Chasing a Sphinx: Charles the Bold's Burgundy

Despite his passion for fame and a formal crown, Charles the Bold's Burgundy was a patchwork of territories and not a modern state. Richard Vaughan investigates.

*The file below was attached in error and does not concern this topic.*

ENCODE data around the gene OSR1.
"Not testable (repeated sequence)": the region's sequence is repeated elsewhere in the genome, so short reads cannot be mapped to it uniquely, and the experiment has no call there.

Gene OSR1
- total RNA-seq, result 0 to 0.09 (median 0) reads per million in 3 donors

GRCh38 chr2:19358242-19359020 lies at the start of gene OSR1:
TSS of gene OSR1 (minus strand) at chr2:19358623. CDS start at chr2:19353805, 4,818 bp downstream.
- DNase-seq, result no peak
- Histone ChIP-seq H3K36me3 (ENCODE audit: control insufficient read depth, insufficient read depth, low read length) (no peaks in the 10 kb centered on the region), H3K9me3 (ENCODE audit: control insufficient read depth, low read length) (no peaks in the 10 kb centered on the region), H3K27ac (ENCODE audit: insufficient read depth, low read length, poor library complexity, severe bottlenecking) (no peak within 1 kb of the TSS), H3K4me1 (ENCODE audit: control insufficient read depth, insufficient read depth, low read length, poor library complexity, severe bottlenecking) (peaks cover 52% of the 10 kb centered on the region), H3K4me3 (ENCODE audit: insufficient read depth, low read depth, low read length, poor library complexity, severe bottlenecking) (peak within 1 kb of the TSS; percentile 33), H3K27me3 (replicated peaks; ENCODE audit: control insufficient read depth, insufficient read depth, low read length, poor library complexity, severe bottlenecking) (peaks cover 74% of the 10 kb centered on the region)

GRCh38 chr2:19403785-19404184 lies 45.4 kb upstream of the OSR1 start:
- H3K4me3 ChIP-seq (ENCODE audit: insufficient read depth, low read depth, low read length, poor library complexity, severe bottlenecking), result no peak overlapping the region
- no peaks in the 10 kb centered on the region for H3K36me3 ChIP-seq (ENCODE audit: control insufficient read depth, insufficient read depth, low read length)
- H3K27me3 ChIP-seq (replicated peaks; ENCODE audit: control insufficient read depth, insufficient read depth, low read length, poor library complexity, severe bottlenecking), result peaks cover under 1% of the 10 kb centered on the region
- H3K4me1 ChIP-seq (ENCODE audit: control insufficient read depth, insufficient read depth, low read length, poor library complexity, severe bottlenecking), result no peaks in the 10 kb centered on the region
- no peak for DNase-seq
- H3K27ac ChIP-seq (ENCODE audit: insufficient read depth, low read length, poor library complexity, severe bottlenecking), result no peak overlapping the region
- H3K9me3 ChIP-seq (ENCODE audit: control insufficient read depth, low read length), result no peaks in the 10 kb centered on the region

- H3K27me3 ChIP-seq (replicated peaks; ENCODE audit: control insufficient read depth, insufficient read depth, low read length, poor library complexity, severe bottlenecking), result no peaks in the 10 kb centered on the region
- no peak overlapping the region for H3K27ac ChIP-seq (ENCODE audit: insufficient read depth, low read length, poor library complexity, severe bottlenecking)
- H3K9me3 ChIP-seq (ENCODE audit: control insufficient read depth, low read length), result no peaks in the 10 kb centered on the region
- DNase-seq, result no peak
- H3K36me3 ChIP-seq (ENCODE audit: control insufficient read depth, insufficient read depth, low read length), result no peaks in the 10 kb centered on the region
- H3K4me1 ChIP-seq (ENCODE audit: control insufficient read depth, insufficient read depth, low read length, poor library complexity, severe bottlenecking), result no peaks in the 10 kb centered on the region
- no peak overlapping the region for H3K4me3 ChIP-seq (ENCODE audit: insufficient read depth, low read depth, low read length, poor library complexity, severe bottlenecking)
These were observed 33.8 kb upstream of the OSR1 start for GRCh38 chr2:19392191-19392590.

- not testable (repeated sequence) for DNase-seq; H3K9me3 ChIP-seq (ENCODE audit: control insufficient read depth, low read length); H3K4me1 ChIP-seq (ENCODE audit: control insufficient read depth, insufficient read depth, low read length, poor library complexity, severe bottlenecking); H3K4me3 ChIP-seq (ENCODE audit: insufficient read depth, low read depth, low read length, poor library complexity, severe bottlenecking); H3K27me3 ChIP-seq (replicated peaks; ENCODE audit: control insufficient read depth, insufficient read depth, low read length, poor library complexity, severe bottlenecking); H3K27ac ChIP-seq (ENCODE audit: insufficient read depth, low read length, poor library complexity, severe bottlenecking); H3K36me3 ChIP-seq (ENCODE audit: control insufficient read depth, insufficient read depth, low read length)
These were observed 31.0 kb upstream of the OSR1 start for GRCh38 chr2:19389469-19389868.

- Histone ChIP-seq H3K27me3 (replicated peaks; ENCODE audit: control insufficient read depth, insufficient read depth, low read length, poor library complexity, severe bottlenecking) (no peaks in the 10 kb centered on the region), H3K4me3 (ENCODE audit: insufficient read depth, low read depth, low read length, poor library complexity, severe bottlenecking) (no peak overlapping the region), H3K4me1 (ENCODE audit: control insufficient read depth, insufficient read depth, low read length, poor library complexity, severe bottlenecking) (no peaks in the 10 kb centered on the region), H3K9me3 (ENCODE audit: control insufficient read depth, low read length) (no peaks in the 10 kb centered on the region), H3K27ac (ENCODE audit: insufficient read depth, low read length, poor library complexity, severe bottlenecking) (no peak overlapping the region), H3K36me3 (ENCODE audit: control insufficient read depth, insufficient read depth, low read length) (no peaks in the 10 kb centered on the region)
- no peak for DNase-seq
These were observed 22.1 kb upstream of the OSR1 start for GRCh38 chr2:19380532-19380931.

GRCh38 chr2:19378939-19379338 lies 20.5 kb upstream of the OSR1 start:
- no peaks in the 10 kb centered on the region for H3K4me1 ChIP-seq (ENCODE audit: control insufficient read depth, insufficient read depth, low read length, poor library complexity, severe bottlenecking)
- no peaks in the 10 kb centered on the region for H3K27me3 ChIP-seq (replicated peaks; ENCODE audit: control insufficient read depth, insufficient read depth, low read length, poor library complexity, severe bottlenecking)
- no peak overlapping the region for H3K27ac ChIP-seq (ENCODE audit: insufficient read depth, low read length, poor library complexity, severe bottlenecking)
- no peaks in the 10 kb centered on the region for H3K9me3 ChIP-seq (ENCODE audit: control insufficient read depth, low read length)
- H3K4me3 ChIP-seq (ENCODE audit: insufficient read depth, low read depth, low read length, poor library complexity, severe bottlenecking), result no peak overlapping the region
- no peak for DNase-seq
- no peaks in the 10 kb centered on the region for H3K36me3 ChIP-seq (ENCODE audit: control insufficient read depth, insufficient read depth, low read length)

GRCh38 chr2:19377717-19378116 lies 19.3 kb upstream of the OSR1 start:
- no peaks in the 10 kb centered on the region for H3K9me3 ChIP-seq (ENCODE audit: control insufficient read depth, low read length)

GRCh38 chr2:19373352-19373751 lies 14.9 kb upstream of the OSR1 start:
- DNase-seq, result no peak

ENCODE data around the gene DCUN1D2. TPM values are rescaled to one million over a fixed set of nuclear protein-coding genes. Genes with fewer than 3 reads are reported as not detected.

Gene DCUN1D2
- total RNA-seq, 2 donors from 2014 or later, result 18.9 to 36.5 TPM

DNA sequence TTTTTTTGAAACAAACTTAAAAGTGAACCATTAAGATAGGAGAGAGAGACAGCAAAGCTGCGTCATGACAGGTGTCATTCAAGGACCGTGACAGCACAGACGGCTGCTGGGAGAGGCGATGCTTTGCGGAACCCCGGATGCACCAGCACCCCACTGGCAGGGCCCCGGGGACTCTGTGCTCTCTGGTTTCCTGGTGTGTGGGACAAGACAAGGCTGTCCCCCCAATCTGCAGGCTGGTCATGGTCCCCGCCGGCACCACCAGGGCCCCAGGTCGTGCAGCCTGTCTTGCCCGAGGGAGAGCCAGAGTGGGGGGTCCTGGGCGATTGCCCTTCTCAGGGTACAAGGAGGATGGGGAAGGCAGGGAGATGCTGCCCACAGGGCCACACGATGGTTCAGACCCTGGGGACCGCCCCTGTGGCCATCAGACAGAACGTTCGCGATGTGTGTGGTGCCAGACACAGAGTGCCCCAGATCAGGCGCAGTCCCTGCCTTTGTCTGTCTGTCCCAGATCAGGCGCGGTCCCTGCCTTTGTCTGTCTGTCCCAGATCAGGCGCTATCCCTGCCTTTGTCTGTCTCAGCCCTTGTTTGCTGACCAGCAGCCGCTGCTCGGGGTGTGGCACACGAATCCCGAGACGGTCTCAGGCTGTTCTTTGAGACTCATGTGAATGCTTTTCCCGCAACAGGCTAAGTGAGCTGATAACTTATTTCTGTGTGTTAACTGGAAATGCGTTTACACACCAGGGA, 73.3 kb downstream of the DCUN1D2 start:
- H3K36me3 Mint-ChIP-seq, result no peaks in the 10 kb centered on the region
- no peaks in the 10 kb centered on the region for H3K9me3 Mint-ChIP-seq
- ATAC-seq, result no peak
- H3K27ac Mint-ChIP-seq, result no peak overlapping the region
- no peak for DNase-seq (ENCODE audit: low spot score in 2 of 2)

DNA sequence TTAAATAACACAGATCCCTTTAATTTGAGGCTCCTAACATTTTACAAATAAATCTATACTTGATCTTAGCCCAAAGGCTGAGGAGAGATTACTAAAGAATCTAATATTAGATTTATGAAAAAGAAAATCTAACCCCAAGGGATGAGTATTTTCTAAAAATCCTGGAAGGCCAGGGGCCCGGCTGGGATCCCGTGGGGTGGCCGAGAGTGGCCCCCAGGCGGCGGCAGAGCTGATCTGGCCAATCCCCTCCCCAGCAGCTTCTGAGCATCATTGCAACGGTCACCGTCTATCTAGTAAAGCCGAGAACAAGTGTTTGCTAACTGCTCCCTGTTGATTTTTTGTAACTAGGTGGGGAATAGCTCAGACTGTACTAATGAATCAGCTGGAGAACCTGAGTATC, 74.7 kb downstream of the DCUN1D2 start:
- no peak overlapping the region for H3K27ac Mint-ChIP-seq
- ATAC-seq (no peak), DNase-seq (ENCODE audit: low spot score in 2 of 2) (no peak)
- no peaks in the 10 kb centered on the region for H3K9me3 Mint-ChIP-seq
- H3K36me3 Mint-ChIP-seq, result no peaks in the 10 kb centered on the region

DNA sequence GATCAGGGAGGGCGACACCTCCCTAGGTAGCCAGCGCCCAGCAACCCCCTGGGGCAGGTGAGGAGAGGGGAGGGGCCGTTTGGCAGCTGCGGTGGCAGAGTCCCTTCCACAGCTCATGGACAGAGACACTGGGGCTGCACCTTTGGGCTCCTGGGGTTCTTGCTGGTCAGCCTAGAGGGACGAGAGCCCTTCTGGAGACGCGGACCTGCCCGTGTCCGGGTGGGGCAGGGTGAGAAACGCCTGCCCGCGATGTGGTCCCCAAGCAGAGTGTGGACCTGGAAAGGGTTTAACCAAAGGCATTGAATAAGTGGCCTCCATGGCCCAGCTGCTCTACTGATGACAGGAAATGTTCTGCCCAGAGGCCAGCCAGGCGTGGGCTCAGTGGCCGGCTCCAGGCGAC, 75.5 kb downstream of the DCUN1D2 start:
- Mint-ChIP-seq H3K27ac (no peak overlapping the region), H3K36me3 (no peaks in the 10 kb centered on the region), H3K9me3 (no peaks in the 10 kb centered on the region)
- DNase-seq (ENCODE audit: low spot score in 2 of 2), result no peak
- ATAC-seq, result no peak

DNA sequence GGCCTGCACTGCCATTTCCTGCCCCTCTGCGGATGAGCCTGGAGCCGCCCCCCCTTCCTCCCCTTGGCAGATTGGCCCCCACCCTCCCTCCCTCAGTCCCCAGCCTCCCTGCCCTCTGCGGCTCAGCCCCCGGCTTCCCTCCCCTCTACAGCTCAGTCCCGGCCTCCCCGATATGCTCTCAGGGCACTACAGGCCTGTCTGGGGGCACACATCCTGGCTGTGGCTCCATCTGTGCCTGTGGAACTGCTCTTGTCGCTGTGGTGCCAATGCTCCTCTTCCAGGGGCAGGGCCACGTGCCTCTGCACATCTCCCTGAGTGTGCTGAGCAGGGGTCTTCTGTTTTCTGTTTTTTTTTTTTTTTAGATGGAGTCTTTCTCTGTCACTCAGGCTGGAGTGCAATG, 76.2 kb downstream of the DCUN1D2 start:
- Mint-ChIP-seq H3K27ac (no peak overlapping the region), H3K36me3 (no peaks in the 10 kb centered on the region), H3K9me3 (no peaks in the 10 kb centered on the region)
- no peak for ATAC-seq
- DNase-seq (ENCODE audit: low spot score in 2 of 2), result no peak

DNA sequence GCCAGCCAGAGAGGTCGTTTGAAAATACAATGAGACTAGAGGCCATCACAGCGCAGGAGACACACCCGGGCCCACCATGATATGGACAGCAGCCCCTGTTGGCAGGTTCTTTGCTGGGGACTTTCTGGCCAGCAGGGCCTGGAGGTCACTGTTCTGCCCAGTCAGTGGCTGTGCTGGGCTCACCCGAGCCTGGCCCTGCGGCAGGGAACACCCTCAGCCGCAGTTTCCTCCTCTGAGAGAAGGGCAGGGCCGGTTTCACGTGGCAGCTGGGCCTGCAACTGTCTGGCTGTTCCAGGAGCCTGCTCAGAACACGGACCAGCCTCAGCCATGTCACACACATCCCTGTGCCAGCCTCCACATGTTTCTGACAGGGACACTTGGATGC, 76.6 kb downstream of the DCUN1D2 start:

In the fateful Battle of Poitiers, on September 19th 1356, that worst of medieval French kings, John the Good, was taken prisoner by the English in spite of the alleged presence in the French army of nineteen other people dressed exactly like him. His fourteen-year-old son Philip had stood by him in the battle shouting warnings and encouragement; he accompanied his father to England as 'a prisoner and whiled away the time there playing chess with the Black Prince and practising falconry. His stalwart bearing on the field of Poitiers not only earned for this Philip the sobriquet Bold, it also brought him in 1363 the gift of the duchy of Burgundy from a grateful father.

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